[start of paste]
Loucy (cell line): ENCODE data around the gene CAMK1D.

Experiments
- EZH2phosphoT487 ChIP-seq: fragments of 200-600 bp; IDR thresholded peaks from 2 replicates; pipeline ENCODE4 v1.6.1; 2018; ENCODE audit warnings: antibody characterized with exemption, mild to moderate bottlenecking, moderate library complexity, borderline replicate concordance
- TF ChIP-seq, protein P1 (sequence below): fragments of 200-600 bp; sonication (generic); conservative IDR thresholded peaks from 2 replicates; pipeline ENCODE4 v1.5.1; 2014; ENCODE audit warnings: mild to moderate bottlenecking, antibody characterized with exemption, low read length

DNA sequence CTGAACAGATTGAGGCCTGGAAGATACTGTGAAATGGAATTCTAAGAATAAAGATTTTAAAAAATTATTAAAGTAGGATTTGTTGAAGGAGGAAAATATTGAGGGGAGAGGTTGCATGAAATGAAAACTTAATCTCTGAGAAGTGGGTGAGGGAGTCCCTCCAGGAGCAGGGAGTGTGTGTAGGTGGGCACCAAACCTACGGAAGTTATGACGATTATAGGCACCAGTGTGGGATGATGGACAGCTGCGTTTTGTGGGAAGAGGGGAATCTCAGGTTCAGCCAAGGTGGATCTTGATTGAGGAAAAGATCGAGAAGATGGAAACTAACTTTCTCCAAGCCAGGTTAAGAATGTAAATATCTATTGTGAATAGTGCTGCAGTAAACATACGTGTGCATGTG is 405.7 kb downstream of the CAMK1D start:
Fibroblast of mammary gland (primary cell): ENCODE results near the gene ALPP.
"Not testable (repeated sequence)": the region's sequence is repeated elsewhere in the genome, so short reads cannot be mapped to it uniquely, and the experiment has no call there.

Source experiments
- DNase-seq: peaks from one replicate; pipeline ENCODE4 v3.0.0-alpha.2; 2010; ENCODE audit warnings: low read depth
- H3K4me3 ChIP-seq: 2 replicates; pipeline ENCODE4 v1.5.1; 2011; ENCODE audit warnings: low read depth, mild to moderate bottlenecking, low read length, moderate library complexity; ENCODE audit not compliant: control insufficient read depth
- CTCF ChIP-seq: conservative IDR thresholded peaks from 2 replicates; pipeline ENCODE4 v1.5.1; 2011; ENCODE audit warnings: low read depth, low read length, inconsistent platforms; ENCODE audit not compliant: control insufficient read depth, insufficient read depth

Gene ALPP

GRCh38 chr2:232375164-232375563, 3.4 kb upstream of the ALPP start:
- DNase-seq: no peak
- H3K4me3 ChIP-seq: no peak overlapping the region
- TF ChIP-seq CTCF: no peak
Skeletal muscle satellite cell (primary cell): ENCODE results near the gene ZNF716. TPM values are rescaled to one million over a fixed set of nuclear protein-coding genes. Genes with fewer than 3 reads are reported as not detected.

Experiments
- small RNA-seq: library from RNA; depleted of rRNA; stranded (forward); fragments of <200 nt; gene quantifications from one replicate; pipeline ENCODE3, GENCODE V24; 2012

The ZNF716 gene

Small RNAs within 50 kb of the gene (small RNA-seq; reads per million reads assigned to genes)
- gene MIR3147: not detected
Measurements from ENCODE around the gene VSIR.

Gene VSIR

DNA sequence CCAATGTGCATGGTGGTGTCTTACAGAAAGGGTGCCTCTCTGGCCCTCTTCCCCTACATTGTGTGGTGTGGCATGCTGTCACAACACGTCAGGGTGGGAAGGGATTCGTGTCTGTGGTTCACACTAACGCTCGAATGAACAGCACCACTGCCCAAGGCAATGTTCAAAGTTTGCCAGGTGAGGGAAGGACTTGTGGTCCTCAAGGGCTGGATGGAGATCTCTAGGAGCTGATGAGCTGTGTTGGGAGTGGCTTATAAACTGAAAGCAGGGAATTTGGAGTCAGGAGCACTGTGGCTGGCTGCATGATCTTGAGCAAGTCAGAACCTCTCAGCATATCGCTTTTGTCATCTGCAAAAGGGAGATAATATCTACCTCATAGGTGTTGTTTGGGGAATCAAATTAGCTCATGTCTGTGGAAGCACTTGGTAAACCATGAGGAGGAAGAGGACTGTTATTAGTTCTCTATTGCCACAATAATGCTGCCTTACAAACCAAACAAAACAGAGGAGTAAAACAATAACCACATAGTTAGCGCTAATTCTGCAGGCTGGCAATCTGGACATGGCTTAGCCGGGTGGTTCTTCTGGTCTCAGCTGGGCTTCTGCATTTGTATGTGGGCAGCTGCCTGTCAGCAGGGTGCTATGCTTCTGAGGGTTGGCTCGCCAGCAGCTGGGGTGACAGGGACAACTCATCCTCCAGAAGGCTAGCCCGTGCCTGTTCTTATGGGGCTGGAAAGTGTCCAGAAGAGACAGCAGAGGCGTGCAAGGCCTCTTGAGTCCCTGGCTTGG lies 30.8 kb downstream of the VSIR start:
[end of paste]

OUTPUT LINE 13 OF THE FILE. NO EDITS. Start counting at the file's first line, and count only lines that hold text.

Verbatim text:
GRCh38 chr2:232375164-232375563, 3.4 kb upstream of the ALPP start: